This is often seen as the celebration of the love and fertility of the God and Goddess. The abundance of life and of the connections between different parts of our world. Early fruits are common here.

Litha, Midsummer, or Summer Solstice:

Around June 22nd. (LITH-ah)
The height of summer, the pause in the middle of the work of growing. We pause to reflect on what we’re doing and how we’re doing it, as well as to celebrate together. Sometimes seen as the wedding of God and Goddess.

Lammas or Lughnassadh

August 2nd. (LAH-mass or Loo-NASS-ah)
The harvest of the grains. One of the possible times of the harvest and sacrifice of the God in some traditions. We often focus on the sacrifices we need to make to reach our goals. Traditionally associated with the god Lugh. Bread is a common celebratory food.

Mabon, Harvest Home, or Fall Equinox:

Around September 22nd.  (MAH-bon or MAY-bon)
The time to focus more on what we’re harvesting and celebrate hard work to our goals. Is our harvest what we wanted? Another possible time for the sacrifice of the God. Later fall foods are common feast foods here.

Samhain:

October 31st. (SOW-in, most commonly)
This generally focuses on our ancestors and our beloved dead. Many groups consider the time between Samhain and Yule to be one of deep reflection and introspection.

Types of connections:

Different traditions – and different people – will pick different sets of connections between Sabbats to focus on. Sometimes this is based on the tradition, sometimes on the focus of the group, sometimes on the geography or seasons of the place the person is working. It’s okay to try out some variations over time and see what works for you. Below, I’ve talked about some of the most common options.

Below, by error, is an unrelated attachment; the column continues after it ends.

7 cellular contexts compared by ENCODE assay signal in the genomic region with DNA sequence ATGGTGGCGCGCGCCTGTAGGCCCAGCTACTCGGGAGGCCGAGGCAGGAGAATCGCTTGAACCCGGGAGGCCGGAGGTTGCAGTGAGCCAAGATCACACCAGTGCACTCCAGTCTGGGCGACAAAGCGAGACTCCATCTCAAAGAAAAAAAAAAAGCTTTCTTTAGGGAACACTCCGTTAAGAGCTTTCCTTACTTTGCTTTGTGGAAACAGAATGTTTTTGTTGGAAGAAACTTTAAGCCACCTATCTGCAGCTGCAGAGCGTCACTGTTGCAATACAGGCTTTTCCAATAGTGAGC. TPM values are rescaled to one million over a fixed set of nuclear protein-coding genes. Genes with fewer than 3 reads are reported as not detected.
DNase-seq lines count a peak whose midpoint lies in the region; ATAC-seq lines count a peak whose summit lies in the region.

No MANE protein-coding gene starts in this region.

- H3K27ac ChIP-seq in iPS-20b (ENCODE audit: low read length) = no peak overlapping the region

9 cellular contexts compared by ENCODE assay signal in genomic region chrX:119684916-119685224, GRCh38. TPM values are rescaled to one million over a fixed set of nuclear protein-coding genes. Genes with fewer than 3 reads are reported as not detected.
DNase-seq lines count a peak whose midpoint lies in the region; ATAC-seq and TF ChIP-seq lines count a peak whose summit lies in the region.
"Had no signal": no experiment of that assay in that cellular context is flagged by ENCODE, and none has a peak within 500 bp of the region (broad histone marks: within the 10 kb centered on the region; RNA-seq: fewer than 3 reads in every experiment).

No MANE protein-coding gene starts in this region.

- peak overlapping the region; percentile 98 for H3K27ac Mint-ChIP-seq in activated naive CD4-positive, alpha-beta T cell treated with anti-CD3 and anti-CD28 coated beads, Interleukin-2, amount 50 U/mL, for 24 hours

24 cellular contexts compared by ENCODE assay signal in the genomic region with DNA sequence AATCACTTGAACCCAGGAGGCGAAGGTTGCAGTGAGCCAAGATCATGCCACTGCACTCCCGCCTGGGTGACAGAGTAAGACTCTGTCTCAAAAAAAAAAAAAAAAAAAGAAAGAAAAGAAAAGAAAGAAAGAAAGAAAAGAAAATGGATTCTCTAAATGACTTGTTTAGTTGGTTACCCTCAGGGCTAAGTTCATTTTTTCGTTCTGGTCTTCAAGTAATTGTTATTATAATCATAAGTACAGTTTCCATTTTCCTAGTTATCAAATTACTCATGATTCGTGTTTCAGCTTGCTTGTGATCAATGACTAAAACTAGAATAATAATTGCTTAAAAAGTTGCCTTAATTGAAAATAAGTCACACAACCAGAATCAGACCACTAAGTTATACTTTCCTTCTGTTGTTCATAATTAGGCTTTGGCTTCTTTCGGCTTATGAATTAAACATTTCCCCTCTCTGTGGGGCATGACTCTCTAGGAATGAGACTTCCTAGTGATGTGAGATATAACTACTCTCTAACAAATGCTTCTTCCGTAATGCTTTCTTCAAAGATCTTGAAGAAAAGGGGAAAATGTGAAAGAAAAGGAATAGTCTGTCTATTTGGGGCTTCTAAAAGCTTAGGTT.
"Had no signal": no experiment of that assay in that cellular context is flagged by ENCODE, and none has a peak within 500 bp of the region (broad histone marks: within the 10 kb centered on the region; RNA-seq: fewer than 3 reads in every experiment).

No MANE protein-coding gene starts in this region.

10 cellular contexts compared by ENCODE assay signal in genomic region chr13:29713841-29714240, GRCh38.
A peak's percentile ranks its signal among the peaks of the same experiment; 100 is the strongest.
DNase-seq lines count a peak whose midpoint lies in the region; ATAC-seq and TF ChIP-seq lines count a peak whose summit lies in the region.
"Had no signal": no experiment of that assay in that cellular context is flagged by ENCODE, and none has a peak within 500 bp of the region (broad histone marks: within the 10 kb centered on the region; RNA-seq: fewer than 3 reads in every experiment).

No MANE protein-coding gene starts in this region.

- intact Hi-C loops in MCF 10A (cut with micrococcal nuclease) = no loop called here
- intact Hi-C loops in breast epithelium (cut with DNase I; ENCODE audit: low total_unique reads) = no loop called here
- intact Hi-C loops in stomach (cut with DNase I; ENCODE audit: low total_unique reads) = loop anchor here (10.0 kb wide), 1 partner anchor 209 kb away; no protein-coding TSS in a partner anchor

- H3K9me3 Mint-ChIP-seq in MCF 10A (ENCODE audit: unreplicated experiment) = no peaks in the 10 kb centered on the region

Agricultural:

Each Sabbat focuses on a part of the agricultural year. You plant in the spring, nurture the crops through the summer, harvest, and then rest and reflect during the winter.

This model is easy to connect with the world around you. However, it can be challenging to connect with an agricultural cycle in our daily lives, and the cycles commonly discussed work best for climates like northern Europe and the British Isles. If you live in Texas or California, or any other place with a different climate, you’ll need to make some significant adjustments.

  • Yule: planning for the coming year
  • Imbolc: planting the first seeds or starting plants indoors.
  • Ostara: getting ready for planting
  • Beltane: greening of the trees, planting, blessing the crops to make them fertile
  • Litha: A pause to celebrate the work of planting.
  • Lammas: Harvest of the grains, the first fruits
  • Mabon: Second harvest – vegetables, roots, etc.
  • Samhain : Third harvest, culling of the herds for the winter, stocking for winter.

God and Goddess:

In this set of connections, the God is born, grows up, becomes the lover of the eternal Goddess, and gives his life for the harvest. She moves through the year from maiden to lover to crone to mother.

  • Yule: the God is born, the Goddess is mother.
  • Imbolc: the God is a young child, the Goddess is mother.
  • Ostara: the God is a young adult (pre-teen, often.) The Goddess is seen as a maiden
  • Beltane: the God and Goddess are late teens, early twenties: they are lovers.
  • Litha: the God and Goddess share a commitment to love (marriage, mature affection)